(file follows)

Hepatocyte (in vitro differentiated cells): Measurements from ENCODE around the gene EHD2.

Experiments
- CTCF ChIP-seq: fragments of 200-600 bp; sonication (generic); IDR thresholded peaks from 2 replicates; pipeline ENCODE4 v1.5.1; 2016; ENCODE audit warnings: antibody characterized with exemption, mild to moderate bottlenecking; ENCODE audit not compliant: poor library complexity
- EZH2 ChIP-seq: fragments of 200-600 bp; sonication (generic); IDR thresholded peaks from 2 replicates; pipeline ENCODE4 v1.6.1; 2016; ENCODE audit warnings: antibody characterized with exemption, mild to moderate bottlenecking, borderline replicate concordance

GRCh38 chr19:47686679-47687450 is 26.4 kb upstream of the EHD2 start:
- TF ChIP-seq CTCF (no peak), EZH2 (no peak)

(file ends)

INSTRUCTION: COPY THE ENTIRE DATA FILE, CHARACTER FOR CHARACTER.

Hepatocyte (in vitro differentiated cells): Measurements from ENCODE around the gene EHD2.

Experiments
- CTCF ChIP-seq: fragments of 200-600 bp; sonication (generic); IDR thresholded peaks from 2 replicates; pipeline ENCODE4 v1.5.1; 2016; ENCODE audit warnings: antibody characterized with exemption, mild to moderate bottlenecking; ENCODE audit not compliant: poor library complexity
- EZH2 ChIP-seq: fragments of 200-600 bp; sonication (generic); IDR thresholded peaks from 2 replicates; pipeline ENCODE4 v1.6.1; 2016; ENCODE audit warnings: antibody characterized with exemption, mild to moderate bottlenecking, borderline replicate concordance

GRCh38 chr19:47686679-47687450 is 26.4 kb upstream of the EHD2 start:
- TF ChIP-seq CTCF (no peak), EZH2 (no peak)